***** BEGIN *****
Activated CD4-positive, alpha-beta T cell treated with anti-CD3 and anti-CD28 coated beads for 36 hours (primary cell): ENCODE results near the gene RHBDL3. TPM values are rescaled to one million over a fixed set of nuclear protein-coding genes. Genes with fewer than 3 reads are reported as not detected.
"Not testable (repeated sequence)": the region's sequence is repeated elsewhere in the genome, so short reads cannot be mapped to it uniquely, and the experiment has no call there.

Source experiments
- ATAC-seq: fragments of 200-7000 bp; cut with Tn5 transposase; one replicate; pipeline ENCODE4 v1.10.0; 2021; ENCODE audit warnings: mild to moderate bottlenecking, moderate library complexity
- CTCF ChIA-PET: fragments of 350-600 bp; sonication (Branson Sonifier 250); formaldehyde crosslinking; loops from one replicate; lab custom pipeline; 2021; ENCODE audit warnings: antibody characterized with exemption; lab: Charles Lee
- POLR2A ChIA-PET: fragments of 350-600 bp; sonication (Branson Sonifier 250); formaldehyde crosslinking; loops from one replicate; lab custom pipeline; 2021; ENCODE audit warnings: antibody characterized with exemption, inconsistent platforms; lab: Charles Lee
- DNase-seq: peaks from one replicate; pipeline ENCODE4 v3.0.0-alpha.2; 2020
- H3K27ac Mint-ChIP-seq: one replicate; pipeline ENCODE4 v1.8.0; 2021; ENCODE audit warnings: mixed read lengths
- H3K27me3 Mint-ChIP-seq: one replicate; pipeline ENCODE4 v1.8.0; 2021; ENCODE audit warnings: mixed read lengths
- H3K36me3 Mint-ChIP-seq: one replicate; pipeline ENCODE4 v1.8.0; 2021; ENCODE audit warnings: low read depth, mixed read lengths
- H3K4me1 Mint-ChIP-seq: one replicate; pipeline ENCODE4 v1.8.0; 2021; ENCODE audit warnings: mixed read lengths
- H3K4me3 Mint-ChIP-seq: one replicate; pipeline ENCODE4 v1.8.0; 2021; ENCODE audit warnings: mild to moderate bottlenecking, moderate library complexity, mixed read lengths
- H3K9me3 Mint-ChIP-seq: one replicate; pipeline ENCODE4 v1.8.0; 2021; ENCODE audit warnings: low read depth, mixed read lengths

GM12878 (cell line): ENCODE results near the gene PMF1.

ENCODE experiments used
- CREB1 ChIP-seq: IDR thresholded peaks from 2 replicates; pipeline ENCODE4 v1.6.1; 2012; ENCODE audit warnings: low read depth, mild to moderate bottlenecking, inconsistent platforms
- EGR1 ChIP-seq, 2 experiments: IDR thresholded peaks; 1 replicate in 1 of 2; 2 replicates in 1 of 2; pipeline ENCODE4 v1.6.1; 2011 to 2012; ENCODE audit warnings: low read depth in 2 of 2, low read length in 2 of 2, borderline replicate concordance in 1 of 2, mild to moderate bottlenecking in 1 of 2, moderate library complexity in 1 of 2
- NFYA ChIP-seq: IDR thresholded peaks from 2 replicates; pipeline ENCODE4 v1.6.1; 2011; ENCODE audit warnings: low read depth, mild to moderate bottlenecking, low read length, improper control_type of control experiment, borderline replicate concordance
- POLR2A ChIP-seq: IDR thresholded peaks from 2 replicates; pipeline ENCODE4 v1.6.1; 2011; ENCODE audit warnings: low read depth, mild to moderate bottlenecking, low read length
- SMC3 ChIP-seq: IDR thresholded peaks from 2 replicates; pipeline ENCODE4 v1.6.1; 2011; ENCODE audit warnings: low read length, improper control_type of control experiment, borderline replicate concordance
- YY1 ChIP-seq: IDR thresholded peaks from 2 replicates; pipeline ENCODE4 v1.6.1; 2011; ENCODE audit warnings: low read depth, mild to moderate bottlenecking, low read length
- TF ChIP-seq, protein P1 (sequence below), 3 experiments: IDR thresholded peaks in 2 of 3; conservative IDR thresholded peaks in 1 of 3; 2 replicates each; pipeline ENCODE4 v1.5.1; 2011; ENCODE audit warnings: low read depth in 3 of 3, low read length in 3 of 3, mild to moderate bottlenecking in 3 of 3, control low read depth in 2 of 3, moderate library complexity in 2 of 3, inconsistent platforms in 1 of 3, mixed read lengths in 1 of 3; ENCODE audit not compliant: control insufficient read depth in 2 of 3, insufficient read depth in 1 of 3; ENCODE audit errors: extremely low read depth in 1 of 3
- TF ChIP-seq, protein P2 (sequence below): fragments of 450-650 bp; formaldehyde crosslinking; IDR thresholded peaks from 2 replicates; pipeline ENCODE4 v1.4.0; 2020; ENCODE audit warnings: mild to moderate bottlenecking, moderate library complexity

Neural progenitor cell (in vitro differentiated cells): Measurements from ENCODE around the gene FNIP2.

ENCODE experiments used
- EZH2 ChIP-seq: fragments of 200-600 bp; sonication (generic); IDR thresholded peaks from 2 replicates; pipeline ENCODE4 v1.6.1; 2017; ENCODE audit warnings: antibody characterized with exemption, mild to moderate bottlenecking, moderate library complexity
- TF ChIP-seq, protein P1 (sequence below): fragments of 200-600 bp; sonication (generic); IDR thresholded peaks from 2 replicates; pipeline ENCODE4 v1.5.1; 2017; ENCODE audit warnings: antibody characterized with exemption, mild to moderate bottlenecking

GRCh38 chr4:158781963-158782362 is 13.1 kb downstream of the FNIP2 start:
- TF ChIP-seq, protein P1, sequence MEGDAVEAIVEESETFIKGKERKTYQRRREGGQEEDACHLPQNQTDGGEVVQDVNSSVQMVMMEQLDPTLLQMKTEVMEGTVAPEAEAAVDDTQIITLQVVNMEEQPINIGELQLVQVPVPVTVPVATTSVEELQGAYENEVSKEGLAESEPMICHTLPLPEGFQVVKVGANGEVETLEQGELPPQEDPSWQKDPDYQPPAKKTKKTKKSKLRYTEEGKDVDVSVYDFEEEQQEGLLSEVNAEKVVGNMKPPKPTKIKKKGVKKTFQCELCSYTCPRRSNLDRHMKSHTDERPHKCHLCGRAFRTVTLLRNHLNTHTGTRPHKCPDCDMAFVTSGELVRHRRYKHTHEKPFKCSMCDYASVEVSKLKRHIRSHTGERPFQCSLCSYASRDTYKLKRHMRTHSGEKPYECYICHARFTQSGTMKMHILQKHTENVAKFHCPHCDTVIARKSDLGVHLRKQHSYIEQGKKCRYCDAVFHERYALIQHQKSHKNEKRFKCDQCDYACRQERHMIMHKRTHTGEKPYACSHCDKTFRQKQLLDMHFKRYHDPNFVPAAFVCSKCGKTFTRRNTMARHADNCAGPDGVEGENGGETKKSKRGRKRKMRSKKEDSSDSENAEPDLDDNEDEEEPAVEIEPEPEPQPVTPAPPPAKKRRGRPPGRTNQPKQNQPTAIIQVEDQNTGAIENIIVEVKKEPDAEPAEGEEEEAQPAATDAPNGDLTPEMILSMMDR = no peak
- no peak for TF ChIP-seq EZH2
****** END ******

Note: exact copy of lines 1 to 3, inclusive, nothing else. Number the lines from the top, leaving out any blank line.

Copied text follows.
Activated CD4-positive, alpha-beta T cell treated with anti-CD3 and anti-CD28 coated beads for 36 hours (primary cell): ENCODE results near the gene RHBDL3. TPM values are rescaled to one million over a fixed set of nuclear protein-coding genes. Genes with fewer than 3 reads are reported as not detected.
"Not testable (repeated sequence)": the region's sequence is repeated elsewhere in the genome, so short reads cannot be mapped to it uniquely, and the experiment has no call there.

Source experiments